This recipe comes from Nick Hodges; the executive head chef at the Flying Fish restaurant in the St Michaels Hotel, Falmouth. Nick, who grew up in Falmouth, trained under Keith Floyd and Hell’s Kitchen’s Jean-Christophe Novelli, before returning to Cornwall and running two restaurants of his own.
Such is his passion for locally sourced food that the restaurant includes a food map with the menu, allowing guests to track down exactly where the ingredients on their plate come from. “A lot of chefs talk about using local ingredients,” says Nick, “but I wanted to take this further and actually show our guests a map of Cornwall with little pictures to indicate the origin of their dishes. We try to get everything within a 25 mile radius and only have one supplier out of county.”
Cornish hake and native oysters cooked “en papillote” with fennel and lemon, coquette potatoes, fresh greens
• 150g fillet middle cut hake, skin on
• 2 native Cornish oysters, opened and cleaned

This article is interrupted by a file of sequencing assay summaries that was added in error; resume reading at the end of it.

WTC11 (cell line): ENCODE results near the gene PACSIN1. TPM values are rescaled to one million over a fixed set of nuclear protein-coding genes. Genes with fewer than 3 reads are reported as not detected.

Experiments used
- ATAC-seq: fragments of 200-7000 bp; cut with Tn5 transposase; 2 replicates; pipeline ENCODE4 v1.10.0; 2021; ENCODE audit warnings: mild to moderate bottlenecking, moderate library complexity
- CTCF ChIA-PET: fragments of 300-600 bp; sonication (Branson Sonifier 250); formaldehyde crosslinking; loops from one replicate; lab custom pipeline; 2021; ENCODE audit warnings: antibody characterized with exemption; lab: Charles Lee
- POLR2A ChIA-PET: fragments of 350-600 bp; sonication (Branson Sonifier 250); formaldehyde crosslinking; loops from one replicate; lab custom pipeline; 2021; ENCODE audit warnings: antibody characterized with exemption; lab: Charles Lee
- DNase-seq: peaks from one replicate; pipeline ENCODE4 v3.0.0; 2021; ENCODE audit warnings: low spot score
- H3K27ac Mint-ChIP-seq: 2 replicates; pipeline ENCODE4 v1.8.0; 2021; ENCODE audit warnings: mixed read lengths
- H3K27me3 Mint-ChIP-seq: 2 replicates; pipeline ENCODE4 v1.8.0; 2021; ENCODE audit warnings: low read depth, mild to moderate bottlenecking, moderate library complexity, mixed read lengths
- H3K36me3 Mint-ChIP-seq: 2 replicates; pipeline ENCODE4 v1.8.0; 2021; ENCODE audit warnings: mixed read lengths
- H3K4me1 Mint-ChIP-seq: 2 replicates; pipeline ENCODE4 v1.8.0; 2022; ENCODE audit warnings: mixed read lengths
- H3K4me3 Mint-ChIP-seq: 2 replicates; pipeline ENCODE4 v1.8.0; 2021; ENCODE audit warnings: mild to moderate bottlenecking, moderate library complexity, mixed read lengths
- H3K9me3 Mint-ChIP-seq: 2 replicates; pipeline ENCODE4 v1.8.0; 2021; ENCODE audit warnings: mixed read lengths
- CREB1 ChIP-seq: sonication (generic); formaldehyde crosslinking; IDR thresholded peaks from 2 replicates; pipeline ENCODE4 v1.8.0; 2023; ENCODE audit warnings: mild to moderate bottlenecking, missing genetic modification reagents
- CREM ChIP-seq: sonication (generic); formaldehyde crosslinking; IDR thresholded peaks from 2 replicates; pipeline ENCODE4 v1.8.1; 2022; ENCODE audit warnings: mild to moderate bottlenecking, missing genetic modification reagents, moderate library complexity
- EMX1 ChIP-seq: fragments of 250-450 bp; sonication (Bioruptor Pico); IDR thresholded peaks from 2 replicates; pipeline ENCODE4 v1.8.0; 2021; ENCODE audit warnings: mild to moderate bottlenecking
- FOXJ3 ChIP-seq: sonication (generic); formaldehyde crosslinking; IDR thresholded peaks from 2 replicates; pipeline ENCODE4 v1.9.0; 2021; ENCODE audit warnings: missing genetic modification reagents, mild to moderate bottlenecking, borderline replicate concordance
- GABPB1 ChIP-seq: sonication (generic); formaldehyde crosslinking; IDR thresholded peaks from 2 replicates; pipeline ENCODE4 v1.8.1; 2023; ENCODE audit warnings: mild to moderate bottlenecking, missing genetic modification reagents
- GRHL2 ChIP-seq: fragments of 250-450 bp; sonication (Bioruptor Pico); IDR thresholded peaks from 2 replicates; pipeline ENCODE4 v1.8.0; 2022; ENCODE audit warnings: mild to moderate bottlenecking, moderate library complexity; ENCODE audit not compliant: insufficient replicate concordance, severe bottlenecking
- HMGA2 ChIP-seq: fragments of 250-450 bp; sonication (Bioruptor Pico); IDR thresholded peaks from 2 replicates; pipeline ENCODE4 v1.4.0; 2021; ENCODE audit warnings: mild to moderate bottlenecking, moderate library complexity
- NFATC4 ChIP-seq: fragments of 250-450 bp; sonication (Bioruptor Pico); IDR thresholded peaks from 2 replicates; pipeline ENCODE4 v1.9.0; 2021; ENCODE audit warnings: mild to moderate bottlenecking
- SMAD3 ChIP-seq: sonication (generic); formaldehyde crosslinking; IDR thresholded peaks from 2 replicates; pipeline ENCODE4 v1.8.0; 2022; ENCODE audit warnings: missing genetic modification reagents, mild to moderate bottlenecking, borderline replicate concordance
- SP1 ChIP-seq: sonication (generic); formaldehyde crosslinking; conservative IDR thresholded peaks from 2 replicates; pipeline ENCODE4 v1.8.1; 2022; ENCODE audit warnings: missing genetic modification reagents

• 50g/1¾oz finely shredded fennel
• ¼ lemon, sliced thinly
• Tablespoon chopped parsley and dill
• Knob of butter
• 2 tbsp white wine
• salt and freshly ground black pepper
• 4 large new potatoes
• Pinch of saffron
1. Preheat the oven to 180C/350F/Gas 4.
2. Using a sharp knife, score the skin of the hake diagonally at 2cm/½in intervals.
3. Cut a sheet of silicon baking parchment about 30cm / 12in square. Place half of the fennel and lemon in the centre of the baking parchment, followed by the hake fillet and one of the oysters; add the rest of the ingredients on the top.
4. Fold the edges of the paper up to make a bag, add the white wine and season with salt and freshly ground black pepper.
5. For the saffron coquette potatoes; with a sharp vegetable knife turn the potatoes into small barrel shapes [this is quite a skill that takes some practise, if you prefer simply peel] and poach the potatoes in vegetable stock infused with the saffron until tender.
6. Scrunch together to make a ‘tent’ for the fish. Tie a loose bow to seal the tent for cooking with a length of butcher’s string. Place on a baking tray and cook for 8-10 minutes, or until cooked through. A good tip; gently pierce the bag high up towards the string being careful not to puncture lower causing the cooking juices to escape with a food probe, your fish should read 67 degrees in the centre and you know it will be cooked.
7. Serve with a selection of freshly steamed Autumn greens and the coquette potatoes; garnish with the second oyster simply served in the shell. I serve the oyster natural but grill if you prefer. Let your guests open the paper bag, the smells are amazing!